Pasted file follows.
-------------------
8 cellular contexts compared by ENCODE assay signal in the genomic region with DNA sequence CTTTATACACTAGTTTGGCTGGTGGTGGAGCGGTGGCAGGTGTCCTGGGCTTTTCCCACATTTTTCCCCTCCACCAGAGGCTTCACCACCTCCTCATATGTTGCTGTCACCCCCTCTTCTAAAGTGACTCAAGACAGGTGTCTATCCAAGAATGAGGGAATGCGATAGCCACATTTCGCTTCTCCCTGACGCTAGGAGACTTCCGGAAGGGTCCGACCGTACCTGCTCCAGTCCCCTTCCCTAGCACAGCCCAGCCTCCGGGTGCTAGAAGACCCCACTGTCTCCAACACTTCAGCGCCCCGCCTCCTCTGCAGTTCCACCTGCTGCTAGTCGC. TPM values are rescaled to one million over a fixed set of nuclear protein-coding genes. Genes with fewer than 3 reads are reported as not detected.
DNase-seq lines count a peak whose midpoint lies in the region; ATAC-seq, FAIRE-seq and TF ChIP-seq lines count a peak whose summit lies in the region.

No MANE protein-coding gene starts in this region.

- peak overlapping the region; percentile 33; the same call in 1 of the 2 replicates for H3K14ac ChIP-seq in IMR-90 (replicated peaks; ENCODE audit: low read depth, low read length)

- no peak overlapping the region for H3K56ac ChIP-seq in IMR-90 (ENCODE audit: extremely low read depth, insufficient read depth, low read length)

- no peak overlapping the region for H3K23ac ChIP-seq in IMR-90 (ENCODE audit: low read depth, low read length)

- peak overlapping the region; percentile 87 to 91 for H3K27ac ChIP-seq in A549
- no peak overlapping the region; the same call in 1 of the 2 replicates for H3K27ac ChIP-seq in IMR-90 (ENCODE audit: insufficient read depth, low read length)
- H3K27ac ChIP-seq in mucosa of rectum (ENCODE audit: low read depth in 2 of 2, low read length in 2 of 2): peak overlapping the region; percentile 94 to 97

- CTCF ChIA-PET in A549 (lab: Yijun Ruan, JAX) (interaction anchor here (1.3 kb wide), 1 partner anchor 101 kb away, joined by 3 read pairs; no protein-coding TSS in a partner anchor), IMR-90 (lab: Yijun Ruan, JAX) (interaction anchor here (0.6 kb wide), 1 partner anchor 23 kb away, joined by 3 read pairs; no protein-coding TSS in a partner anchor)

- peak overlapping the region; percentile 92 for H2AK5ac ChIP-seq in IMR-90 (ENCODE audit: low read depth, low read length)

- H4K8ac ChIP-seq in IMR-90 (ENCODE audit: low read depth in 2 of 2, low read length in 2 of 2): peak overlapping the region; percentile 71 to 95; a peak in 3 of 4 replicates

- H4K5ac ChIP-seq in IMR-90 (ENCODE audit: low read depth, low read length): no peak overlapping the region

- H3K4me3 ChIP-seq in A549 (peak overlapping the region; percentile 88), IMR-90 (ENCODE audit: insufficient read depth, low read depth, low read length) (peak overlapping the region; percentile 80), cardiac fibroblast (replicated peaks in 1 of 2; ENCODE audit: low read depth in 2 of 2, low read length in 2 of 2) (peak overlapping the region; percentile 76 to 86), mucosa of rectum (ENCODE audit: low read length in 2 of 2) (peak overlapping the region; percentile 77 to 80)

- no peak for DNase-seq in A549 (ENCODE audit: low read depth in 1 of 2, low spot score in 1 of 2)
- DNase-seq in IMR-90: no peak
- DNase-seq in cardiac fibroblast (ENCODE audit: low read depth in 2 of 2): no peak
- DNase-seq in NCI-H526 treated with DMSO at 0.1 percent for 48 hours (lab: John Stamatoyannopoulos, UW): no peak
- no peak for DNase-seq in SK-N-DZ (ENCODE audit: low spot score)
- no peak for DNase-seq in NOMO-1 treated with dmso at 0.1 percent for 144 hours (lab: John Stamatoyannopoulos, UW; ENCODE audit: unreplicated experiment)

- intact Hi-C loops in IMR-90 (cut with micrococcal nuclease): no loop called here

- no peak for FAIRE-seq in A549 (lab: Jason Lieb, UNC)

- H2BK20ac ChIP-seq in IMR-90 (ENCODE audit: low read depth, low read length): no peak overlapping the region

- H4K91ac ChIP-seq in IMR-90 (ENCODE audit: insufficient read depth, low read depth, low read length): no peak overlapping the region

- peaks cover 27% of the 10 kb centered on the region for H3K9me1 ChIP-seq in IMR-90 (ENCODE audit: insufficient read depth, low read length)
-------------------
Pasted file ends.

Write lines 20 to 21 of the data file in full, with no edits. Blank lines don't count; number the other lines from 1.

- no peak for DNase-seq in NOMO-1 treated with dmso at 0.1 percent for 144 hours (lab: John Stamatoyannopoulos, UW; ENCODE audit: unreplicated experiment)

- intact Hi-C loops in IMR-90 (cut with micrococcal nuclease): no loop called here